How to Fight an Unfair Restraining Order

State and federal laws are designed to protect United States citizens from unfair and unjust actions.

Unfortunately, even the most well-intended laws and legal processes could be used in a manner that is unfair to you or even contradicts the design of the law. There is perhaps no better example than restraining orders.

What You Need to Know about Restraining Orders

In Utah, a restraining order is designed to restrict your behavior, actions, or perceived violence.

Restraining orders are often used in child custody and domestic violence cases, as well as cases involving alcohol or drug dependency. Restraining orders are official legal orders, and state law is strict regarding your adherence to the terms therein.

It is an unfortunate reality that restraining orders are sometimes used in an unfair, unethical, or even unlawful manner.

There are specific guidelines that must be met for an individual to file a restraining order; however, it is possible for this process to be mishandled or be completed untruthfully.

Some of the most common ways a restraining order is abused include:

  • Revenge or malicious attack on another person
  • Exploitation of another person
  • Desire to control another person or situation
  • Inaccurate belief that a threat exists

The effects of such abuse may be exacerbated by the fact that many courts do not screen restraining order applicants before initiating the process.

How to Object to an Unfair Restraining Order

It is important that Utah residents understand that there are legal options to challenge an unfair restraining order.

What can you do?

  • Educate yourself in the legal process of obtaining and maintaining a restraining order.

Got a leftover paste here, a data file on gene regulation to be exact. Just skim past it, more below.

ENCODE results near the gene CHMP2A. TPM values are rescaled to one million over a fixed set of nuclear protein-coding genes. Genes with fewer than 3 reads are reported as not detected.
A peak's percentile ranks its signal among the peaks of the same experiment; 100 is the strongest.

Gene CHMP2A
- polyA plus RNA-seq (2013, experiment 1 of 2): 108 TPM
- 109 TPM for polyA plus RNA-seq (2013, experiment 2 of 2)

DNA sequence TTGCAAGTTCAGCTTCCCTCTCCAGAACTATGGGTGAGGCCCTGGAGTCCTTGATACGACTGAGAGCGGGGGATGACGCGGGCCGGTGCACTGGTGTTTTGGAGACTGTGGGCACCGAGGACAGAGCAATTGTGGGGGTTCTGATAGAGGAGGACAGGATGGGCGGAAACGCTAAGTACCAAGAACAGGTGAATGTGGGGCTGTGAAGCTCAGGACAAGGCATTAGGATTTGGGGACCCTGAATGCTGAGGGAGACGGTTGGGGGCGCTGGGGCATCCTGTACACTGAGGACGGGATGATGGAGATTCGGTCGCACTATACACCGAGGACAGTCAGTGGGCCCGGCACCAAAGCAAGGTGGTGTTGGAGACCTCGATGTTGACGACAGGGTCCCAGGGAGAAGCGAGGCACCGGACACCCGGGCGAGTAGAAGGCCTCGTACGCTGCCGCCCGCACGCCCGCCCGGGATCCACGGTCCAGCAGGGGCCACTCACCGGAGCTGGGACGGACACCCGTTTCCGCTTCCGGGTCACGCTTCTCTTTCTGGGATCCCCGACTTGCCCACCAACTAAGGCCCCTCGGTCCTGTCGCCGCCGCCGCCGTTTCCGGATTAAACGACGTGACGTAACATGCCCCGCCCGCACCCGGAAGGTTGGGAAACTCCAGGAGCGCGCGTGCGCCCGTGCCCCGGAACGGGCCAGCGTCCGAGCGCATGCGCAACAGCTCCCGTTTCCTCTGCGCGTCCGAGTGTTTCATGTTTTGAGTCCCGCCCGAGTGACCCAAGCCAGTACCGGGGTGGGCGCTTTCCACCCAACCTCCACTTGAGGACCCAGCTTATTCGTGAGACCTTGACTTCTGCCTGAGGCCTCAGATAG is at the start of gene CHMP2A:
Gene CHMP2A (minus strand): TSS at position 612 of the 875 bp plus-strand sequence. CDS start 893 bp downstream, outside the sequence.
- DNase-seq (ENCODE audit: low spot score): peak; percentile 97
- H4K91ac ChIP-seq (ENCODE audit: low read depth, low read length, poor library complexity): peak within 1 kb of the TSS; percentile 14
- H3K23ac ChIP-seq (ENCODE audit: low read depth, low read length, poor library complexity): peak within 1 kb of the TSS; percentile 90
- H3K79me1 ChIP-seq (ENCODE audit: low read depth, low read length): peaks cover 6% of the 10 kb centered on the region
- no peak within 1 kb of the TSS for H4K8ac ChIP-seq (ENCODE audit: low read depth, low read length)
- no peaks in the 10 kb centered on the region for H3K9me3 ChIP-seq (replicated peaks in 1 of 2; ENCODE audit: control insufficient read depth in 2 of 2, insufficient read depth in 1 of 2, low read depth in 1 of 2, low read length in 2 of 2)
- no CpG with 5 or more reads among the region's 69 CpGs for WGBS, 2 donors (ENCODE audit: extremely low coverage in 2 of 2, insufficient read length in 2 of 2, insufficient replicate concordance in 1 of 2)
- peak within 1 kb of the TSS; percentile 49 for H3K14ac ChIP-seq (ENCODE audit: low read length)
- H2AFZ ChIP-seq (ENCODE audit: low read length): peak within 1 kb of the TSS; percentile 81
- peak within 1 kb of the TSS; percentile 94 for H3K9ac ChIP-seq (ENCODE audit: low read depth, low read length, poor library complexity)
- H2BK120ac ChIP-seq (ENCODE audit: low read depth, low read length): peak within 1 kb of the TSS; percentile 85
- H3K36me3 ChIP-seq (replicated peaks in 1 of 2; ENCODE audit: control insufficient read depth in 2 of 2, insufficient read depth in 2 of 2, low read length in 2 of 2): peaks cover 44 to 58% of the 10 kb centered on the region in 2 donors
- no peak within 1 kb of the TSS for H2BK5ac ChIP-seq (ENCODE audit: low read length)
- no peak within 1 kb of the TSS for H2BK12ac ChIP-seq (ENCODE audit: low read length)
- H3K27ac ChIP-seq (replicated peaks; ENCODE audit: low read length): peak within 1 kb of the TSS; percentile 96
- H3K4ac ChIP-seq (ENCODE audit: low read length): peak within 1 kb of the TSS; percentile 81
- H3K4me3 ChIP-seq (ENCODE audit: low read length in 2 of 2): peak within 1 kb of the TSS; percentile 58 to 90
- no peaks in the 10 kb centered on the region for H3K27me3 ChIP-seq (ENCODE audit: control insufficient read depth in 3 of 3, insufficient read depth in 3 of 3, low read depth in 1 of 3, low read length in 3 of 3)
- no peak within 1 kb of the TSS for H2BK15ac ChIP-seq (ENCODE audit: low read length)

• Obtain legal counsel to be certain that you act in accordance with the law.
  • Be an active participant throughout your case.
  • During the process of challenging an unfair restraining order, abide by the terms of the order as it stands to avoid being found in contempt of court.

In Utah, if you find yourself the respondent to a restraining order, you are legally allowed to object to the order.

You may have been provided with a “Request for Hearing” document when you were served the original papers. This document must be completed and returned to the appropriate court within 30 days.

If the 30-day statute of limitations expires and you have not completed the objection process, you will be limited in the changes that the court can make to the original order.

Like most states, Utah law is strict regarding restraining orders and the process to obtain and object to them. If you are unable to present your case for objection, you may find yourself unable to purchase or possess a firearm, may be limited in your ability to obtain custody rights, and may be restricted from other activities, locations, and people.

We Can Help

It is crucial to the objection process that you seek legal guidance immediately upon being served with a restraining order. This area of the law is complex, and your case deserves professional, trustworthy attention.

Contact the Law Office of Kelly Peterson today to learn more about your rights, responsibilities, and options to object to an unfair restraining order.

Kelly Peterson
About the Author

Experienced Divorce Lawyer Kelly Peterson handles child custody, visitation, paternity, grandparent rights and mediation cases.

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*Child Welfare Law Specialist Nat’l Assoc. of Counsel for Children